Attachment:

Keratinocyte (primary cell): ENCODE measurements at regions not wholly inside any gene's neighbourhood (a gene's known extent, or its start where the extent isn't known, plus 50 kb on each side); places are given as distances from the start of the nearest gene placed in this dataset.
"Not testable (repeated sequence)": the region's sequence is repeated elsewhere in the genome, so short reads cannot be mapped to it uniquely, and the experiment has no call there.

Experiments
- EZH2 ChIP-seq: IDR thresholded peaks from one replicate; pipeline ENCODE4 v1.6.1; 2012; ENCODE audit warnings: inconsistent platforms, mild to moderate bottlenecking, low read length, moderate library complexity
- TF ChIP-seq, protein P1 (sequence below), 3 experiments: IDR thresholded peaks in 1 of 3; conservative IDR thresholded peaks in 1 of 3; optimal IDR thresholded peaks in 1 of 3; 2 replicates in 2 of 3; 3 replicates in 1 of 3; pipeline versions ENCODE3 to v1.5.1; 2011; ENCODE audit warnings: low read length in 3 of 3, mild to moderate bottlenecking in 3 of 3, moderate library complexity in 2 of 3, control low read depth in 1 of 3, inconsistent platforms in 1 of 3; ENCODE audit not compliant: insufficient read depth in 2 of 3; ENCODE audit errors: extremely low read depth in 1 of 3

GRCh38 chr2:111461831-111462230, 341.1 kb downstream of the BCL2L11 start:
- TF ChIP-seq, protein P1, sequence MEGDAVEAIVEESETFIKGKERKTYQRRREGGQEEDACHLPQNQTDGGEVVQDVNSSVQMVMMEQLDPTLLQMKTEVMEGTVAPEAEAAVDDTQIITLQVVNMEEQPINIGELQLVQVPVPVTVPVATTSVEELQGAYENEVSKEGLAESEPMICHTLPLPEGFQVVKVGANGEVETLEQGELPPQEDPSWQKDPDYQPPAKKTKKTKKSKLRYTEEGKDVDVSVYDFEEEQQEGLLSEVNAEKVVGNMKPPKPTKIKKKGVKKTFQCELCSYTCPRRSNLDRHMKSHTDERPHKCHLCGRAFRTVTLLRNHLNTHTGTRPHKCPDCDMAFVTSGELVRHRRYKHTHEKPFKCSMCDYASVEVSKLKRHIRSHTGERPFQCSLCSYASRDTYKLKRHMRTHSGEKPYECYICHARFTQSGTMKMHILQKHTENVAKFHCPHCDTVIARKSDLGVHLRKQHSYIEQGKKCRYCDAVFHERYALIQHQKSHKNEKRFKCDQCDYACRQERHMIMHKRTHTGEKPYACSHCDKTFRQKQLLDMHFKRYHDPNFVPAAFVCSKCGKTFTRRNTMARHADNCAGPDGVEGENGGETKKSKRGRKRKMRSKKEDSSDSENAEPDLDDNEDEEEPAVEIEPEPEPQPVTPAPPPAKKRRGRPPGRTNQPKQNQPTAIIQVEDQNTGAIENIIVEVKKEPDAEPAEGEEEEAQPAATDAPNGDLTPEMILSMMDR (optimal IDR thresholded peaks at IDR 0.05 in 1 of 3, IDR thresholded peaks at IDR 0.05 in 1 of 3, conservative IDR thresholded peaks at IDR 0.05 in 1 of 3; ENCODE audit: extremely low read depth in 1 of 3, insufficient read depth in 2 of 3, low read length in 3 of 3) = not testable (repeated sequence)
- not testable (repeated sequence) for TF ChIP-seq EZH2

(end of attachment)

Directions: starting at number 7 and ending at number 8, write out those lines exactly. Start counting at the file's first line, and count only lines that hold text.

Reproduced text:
- TF ChIP-seq, protein P1, sequence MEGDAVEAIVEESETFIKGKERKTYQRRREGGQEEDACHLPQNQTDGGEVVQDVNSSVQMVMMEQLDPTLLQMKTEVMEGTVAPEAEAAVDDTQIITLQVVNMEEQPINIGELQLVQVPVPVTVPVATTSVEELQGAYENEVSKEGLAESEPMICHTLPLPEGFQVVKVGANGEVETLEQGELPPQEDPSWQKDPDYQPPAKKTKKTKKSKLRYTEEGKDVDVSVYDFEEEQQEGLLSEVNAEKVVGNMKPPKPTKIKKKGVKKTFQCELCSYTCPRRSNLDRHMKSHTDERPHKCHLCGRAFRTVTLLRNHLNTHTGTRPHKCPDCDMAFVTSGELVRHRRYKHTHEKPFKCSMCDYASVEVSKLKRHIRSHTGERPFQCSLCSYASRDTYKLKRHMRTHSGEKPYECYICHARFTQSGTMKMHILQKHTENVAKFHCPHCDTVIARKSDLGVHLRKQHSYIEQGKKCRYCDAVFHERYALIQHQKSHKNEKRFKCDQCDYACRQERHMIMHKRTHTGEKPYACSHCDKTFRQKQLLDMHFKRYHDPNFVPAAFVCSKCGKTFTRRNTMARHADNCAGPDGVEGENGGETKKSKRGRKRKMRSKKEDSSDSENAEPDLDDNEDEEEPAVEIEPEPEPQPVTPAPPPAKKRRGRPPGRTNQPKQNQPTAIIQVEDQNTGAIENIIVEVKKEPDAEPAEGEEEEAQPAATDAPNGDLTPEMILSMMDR (optimal IDR thresholded peaks at IDR 0.05 in 1 of 3, IDR thresholded peaks at IDR 0.05 in 1 of 3, conservative IDR thresholded peaks at IDR 0.05 in 1 of 3; ENCODE audit: extremely low read depth in 1 of 3, insufficient read depth in 2 of 3, low read length in 3 of 3) = not testable (repeated sequence)
- not testable (repeated sequence) for TF ChIP-seq EZH2